While I did state in the anaerobic section that ("Anaerobic intervals can lead to increased muscle size in the working muscles."), what exactly does this mean? It means that on a maintenance or hypercaloric diet, the legs may grow from anaerobic cycling. But even in the hypercaloric situation, this can often come at the expense of other body parts (just look at speed skaters). People dont often consider the fact that some body parts may grow at the expense of others! So if Im slamming my legs, they may grow but my upper body may shrink.
But what about in a hypocaloric diet, like the one prescribed in the article? The legs probably wont grow very much and if they do it may come at the expense of the upper body. Now, with the upper body weights, this will be minimized. However, if you want to have a huge upper body while dieting, this is certainly not the ideal scenario for you.
Now, the older comments you refer to can be summarized as follows 1) Anaerobic intervals arent necessarily better that aerobics for total daily caloric expenditure 2) Anaerobic intervals will not make you look like a bodybuilder (minimal body fat with maximal muscle fullness all over). Therefore, for many bodybuilders, I maintain that low intensity aerobic exercise is better than anaerobic exercise when dieting.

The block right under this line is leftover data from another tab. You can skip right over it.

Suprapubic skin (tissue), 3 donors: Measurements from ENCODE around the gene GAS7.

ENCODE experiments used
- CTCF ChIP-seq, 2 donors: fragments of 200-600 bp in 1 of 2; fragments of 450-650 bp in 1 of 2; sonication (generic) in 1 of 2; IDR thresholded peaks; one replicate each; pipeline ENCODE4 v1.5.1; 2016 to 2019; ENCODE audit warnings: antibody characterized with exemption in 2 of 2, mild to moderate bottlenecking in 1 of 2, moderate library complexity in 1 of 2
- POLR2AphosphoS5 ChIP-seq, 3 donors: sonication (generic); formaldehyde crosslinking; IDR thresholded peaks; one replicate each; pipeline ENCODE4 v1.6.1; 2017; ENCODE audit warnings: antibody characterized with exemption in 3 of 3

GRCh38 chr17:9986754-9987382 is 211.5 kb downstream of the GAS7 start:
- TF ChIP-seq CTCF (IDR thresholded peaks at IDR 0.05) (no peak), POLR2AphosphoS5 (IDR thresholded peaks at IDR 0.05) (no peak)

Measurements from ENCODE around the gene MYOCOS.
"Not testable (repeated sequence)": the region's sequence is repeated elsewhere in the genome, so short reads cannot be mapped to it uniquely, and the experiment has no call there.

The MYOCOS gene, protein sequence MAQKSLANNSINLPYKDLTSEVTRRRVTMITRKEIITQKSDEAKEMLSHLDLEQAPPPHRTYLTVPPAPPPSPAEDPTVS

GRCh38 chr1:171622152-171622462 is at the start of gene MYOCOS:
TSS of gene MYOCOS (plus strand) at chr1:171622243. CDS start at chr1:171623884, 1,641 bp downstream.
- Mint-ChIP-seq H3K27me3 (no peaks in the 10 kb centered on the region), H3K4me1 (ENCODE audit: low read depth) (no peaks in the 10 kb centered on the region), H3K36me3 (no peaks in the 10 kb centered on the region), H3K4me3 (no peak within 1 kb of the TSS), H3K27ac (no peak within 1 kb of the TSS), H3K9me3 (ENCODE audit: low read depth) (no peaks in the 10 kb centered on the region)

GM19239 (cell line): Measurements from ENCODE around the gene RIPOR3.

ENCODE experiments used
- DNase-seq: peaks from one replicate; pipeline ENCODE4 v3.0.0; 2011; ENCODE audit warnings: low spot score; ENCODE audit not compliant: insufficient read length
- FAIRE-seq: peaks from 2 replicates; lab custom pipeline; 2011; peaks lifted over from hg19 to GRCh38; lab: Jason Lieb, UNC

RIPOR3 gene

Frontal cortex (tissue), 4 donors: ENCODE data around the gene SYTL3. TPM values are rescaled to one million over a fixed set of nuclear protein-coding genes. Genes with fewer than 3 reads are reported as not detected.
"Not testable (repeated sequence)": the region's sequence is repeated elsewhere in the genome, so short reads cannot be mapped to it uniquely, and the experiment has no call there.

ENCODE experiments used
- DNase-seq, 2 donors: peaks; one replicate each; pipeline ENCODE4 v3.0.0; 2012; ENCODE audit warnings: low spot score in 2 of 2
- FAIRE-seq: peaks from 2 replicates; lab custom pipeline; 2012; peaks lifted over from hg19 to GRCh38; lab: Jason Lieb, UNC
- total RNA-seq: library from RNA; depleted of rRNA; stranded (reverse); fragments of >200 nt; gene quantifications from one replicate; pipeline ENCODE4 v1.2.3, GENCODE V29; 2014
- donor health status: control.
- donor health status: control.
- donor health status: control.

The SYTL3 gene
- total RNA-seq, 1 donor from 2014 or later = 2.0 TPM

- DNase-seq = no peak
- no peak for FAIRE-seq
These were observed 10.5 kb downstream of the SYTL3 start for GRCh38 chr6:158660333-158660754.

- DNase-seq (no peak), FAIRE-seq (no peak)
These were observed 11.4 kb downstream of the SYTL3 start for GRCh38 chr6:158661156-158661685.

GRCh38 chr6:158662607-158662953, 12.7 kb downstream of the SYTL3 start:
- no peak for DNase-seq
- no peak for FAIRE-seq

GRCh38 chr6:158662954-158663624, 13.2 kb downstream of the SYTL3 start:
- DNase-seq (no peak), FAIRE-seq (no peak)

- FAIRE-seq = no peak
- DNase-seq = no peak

Basically, my older comments were speaking to the fact that if youre a bodybuilder interested in maximizing the growth or at least maintenance of ALL muscle groups during a fat loss phase, lower intensity cardio is best.
So, in the end, we have two different situations: 1) Individual or athlete interested in fat loss and fitness without worrying much about keeping muscle “fullness”. - This person gets the “Winning Formula”. 2) Individual interested in aesthetics only and muscle fullness. - This person gets more weights and low intensity cardio.